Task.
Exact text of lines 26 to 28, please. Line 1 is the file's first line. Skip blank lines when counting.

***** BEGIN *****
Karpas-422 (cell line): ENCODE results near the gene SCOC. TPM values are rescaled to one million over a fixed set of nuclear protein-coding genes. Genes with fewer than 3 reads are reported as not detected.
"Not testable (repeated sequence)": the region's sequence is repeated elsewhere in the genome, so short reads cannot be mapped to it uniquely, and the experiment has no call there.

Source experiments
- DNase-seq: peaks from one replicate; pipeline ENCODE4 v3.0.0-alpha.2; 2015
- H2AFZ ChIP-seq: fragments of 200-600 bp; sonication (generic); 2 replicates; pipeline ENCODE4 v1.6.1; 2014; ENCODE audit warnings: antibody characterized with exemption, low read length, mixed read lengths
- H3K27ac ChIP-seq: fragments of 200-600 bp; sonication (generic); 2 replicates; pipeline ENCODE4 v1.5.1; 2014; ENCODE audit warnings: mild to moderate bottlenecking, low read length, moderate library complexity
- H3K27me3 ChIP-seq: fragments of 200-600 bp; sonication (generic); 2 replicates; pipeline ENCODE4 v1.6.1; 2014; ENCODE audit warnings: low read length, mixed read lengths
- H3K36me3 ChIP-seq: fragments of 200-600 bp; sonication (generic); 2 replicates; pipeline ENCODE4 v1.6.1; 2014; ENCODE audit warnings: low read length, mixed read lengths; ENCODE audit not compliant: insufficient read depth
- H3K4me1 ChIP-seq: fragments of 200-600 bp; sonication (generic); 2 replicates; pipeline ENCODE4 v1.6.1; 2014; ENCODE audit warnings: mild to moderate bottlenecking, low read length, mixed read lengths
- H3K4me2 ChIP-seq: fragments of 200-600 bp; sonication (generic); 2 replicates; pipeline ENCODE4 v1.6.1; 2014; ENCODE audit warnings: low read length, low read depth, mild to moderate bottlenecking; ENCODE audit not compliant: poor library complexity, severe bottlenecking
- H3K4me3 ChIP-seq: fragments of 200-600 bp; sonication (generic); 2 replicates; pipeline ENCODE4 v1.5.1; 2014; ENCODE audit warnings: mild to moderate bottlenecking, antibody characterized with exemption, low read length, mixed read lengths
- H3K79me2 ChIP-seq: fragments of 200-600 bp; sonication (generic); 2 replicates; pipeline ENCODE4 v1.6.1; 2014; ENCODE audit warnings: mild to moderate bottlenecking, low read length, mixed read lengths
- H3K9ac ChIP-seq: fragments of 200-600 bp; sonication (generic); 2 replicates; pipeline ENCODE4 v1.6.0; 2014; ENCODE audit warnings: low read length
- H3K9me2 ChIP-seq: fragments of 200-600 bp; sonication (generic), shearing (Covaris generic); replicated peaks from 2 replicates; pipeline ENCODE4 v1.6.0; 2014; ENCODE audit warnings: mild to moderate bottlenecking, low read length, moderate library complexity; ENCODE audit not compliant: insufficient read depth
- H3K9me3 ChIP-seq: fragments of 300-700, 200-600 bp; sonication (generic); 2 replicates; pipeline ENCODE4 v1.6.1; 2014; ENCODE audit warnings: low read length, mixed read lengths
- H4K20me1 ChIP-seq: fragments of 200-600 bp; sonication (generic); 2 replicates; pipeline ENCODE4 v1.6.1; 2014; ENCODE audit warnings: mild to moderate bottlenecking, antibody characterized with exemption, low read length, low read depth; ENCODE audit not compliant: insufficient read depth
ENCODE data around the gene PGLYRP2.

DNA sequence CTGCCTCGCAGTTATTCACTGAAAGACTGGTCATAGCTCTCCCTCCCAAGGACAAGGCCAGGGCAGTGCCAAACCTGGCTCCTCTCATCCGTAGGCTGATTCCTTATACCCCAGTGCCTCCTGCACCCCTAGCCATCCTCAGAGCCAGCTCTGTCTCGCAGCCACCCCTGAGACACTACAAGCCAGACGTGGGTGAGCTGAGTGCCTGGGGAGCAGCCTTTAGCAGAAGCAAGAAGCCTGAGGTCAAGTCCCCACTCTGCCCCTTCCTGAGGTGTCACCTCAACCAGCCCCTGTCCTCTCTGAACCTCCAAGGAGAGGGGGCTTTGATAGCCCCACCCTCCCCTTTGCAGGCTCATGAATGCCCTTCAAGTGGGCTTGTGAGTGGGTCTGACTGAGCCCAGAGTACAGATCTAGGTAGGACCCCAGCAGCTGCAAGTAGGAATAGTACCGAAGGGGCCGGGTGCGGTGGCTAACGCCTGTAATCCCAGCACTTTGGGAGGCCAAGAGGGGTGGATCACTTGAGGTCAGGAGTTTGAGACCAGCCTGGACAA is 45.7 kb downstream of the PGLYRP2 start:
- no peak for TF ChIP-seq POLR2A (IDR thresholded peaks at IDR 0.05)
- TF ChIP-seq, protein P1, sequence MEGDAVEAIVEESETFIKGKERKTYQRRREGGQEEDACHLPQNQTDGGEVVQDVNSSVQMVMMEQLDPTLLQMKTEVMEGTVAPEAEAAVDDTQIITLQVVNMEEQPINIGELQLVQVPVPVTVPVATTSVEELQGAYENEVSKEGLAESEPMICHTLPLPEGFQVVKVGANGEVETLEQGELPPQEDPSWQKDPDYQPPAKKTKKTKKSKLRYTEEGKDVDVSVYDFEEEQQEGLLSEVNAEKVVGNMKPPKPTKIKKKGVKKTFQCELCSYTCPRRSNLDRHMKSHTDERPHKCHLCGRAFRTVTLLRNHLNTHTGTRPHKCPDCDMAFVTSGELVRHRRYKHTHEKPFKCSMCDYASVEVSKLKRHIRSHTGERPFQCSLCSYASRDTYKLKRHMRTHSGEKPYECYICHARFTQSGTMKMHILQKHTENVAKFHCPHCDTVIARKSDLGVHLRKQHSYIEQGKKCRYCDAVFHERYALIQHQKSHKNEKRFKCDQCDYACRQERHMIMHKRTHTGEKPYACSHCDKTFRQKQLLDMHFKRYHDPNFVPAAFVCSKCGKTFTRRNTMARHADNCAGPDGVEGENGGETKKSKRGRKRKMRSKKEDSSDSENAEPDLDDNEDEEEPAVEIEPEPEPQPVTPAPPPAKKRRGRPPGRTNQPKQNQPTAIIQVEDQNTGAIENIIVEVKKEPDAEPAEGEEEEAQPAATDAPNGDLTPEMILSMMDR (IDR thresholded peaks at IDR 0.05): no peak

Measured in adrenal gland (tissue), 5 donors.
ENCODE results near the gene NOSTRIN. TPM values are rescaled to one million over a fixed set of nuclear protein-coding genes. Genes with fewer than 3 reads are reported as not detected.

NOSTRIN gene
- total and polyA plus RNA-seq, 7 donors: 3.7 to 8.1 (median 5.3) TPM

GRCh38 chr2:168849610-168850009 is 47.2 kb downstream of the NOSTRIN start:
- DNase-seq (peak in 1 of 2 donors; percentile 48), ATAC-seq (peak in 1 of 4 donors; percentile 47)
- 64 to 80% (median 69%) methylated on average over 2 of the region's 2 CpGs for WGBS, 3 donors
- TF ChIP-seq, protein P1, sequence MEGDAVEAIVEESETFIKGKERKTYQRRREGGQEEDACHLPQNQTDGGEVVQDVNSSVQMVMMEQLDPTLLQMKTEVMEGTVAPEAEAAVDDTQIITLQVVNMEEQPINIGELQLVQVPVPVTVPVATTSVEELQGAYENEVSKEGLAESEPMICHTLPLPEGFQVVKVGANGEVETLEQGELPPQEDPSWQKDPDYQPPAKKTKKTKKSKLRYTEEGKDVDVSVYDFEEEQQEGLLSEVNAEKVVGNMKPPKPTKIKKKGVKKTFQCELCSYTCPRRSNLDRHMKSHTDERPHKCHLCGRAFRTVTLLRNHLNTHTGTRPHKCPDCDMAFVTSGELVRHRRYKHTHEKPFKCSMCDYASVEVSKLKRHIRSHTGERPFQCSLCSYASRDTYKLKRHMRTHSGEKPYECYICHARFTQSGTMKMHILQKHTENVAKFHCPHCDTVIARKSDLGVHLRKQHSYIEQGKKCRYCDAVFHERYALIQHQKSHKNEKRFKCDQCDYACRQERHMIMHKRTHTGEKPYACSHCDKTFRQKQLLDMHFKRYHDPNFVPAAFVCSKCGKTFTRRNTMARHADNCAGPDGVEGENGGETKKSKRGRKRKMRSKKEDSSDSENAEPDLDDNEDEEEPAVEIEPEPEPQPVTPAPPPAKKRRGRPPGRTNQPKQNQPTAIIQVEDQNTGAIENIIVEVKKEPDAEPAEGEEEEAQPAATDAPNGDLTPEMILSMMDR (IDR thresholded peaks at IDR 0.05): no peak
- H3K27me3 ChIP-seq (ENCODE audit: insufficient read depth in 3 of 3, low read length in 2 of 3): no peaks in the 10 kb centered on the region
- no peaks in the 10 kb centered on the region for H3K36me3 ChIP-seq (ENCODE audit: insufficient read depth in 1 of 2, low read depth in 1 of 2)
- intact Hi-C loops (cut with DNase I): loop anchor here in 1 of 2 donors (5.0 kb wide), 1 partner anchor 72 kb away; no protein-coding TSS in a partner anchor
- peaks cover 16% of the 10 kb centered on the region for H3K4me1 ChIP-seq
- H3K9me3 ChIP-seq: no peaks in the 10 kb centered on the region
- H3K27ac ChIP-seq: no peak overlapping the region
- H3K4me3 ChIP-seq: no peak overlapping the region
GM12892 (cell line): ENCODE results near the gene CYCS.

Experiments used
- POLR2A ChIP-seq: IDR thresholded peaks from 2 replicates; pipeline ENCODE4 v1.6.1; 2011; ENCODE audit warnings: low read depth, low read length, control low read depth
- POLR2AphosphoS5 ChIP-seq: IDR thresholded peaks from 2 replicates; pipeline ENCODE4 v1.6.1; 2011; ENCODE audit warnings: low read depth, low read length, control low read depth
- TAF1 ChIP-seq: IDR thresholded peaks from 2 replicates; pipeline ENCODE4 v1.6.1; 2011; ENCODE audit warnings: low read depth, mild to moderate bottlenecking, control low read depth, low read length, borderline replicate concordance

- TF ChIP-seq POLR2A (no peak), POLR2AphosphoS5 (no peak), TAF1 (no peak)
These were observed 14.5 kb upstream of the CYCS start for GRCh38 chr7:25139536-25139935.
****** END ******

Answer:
- DNase-seq (peak in 1 of 2 donors; percentile 48), ATAC-seq (peak in 1 of 4 donors; percentile 47)
- 64 to 80% (median 69%) methylated on average over 2 of the region's 2 CpGs for WGBS, 3 donors
- TF ChIP-seq, protein P1, sequence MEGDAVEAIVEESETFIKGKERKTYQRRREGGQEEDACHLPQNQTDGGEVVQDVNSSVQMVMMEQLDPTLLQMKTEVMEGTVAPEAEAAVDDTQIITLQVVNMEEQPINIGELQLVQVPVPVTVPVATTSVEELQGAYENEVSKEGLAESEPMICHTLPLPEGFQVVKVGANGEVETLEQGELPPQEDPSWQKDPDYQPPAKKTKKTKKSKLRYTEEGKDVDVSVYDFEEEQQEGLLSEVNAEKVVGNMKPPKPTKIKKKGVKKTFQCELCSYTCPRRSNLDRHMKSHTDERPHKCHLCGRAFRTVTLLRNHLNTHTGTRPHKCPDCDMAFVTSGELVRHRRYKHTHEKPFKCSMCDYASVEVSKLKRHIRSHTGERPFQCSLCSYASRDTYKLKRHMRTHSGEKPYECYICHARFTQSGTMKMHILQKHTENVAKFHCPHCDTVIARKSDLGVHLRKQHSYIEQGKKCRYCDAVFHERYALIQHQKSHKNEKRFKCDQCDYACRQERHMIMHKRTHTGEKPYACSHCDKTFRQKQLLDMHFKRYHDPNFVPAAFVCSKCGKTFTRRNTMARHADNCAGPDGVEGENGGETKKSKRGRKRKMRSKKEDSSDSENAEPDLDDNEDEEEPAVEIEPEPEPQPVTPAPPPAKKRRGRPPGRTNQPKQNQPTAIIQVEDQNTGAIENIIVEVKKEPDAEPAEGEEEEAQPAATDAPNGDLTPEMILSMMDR (IDR thresholded peaks at IDR 0.05): no peak